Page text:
That’s because the Peking duck is the dish where the crispy roasted duck skin is carved off and served with a bun, hoisin sauce and green onions. Then you eat the meat separately. It’s been a long time since I’ve eaten duck skin, and I felt a whole duck with accompanying buns would be too much for three people.
As for the “Double Skin,” it sounded interesting but I wasn’t in the mood for a cold starter.
So enough about what I didn’t order. This is what we ended up eating.
We started with the Sizzling Rice Soup ($6.25 for a small order), which is a clear broth soup with chicken, shrimp, mushrooms, water chestnuts and peas. It’s a clean, refreshing soup, and it gets its name from the puffed rice (just think of Rice Crispies) that’s added to the soup at the last minute. When the rice hits the soup, it creates a crackling sensation, or sizzle. Thus the name, Sizzling Rice Soup.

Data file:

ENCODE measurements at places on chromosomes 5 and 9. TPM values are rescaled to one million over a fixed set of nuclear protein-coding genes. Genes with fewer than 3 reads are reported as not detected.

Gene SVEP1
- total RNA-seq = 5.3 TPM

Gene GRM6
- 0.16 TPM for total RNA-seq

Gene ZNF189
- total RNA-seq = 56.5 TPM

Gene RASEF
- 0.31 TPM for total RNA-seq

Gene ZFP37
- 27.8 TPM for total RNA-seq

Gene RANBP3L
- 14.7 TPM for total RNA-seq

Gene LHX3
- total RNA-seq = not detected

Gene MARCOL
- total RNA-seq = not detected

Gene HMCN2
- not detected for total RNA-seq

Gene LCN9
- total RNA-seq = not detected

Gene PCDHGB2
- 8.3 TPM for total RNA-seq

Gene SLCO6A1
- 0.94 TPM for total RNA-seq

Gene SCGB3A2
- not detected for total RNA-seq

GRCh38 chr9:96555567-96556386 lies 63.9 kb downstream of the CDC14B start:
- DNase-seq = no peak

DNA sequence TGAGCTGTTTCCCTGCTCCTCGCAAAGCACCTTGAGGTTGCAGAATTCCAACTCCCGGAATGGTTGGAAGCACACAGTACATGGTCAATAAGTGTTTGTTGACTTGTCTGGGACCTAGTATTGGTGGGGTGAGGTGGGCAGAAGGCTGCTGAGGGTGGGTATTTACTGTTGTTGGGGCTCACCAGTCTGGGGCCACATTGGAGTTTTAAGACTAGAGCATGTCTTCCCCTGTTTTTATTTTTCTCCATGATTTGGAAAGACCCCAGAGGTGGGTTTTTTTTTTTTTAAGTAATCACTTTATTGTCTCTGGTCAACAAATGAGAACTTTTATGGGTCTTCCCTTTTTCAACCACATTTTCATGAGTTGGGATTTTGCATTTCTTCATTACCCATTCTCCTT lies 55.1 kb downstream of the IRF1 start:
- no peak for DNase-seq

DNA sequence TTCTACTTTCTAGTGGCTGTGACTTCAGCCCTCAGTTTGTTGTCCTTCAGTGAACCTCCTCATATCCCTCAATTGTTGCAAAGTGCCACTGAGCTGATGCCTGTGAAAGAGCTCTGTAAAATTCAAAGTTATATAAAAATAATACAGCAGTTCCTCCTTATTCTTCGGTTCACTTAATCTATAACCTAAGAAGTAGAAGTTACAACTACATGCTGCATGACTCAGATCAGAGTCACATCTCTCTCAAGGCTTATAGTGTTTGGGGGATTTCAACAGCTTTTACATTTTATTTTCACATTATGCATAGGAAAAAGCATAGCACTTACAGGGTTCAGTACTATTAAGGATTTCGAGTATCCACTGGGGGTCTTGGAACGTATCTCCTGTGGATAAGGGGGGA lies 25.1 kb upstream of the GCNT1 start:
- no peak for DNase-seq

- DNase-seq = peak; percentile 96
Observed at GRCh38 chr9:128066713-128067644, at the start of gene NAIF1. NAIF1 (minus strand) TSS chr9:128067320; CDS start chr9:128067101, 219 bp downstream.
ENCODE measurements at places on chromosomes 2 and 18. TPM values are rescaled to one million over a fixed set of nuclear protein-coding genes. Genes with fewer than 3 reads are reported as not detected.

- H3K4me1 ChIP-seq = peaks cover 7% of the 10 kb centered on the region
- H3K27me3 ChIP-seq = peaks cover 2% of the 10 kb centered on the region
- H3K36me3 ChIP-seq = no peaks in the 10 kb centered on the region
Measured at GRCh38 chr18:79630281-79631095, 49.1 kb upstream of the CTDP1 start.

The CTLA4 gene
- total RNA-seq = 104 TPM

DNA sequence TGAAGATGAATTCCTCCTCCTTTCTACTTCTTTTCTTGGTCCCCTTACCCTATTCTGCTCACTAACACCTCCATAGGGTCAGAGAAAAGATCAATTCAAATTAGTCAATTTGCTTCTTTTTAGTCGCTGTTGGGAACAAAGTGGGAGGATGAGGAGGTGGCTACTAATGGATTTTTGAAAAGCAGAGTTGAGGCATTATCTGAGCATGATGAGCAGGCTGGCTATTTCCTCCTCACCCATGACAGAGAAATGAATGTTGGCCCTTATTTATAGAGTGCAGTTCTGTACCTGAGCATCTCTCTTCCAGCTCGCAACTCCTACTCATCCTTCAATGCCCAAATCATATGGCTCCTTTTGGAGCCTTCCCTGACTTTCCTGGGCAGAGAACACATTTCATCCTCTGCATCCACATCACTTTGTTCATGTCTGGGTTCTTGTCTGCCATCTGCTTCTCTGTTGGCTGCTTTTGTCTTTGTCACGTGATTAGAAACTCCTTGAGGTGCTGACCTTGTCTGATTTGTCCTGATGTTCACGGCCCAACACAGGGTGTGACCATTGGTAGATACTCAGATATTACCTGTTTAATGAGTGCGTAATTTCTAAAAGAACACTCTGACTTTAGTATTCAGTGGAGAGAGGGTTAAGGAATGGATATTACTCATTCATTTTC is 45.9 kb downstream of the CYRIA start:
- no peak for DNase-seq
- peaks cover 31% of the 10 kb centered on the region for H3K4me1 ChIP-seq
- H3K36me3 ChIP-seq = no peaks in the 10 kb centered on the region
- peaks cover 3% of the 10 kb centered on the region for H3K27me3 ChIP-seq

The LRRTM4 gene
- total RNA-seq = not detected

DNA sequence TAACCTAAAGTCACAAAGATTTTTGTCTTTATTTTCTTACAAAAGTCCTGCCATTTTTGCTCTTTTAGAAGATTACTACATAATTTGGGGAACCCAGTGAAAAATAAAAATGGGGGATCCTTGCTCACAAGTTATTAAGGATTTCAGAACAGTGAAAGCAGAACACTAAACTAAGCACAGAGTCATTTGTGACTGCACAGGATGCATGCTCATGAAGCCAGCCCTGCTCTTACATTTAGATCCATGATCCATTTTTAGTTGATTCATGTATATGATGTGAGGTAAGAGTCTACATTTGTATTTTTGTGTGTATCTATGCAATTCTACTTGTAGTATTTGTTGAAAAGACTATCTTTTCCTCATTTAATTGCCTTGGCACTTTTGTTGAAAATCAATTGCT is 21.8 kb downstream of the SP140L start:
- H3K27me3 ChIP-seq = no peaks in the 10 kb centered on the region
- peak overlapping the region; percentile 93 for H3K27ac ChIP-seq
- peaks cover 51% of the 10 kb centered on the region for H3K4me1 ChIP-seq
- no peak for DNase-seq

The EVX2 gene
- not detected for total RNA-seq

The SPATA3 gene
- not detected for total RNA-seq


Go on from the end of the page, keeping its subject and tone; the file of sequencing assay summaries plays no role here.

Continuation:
Chris said he didn’t remember eating this soup growing up, but I’ve had it a few times and enjoyed it as a child for the sizzling action. The soup didn’t disappoint when the waitress poured the plate of puffed rice into the soup at our table. It sizzled and let off some steam, too.
The soup tasted just as I remembered—clean and simple. But it’s accentuated at Great China by the fresh ingredients in large portions. My only gripe is that they put too much rice in the soup, crowding our bowls with the toasted starch.
Even though we skipped the Peking duck, Chris had a hankering for duck, so we got the Tea-Smoked Duck ($11.95), which is more manageable at half a portion instead of a whole duck. The duck arrived with a nice color to it and when I bit into the pieces, there was a nice smoky flavor.